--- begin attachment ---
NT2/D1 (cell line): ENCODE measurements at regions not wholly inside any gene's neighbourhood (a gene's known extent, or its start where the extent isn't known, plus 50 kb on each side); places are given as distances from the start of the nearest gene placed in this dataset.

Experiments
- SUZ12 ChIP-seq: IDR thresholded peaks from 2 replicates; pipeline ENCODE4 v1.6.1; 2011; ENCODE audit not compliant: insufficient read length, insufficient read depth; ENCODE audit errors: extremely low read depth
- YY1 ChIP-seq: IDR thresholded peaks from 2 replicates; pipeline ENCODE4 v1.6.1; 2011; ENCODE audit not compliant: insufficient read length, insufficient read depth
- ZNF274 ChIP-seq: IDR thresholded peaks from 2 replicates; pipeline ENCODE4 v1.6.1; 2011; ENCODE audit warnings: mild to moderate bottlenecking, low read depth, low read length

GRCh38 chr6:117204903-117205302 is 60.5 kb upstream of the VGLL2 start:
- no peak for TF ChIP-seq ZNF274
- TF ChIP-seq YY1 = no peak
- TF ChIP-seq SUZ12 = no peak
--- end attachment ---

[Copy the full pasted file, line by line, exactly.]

NT2/D1 (cell line): ENCODE measurements at regions not wholly inside any gene's neighbourhood (a gene's known extent, or its start where the extent isn't known, plus 50 kb on each side); places are given as distances from the start of the nearest gene placed in this dataset.

Experiments
- SUZ12 ChIP-seq: IDR thresholded peaks from 2 replicates; pipeline ENCODE4 v1.6.1; 2011; ENCODE audit not compliant: insufficient read length, insufficient read depth; ENCODE audit errors: extremely low read depth
- YY1 ChIP-seq: IDR thresholded peaks from 2 replicates; pipeline ENCODE4 v1.6.1; 2011; ENCODE audit not compliant: insufficient read length, insufficient read depth
- ZNF274 ChIP-seq: IDR thresholded peaks from 2 replicates; pipeline ENCODE4 v1.6.1; 2011; ENCODE audit warnings: mild to moderate bottlenecking, low read depth, low read length

GRCh38 chr6:117204903-117205302 is 60.5 kb upstream of the VGLL2 start:
- no peak for TF ChIP-seq ZNF274
- TF ChIP-seq YY1 = no peak
- TF ChIP-seq SUZ12 = no peak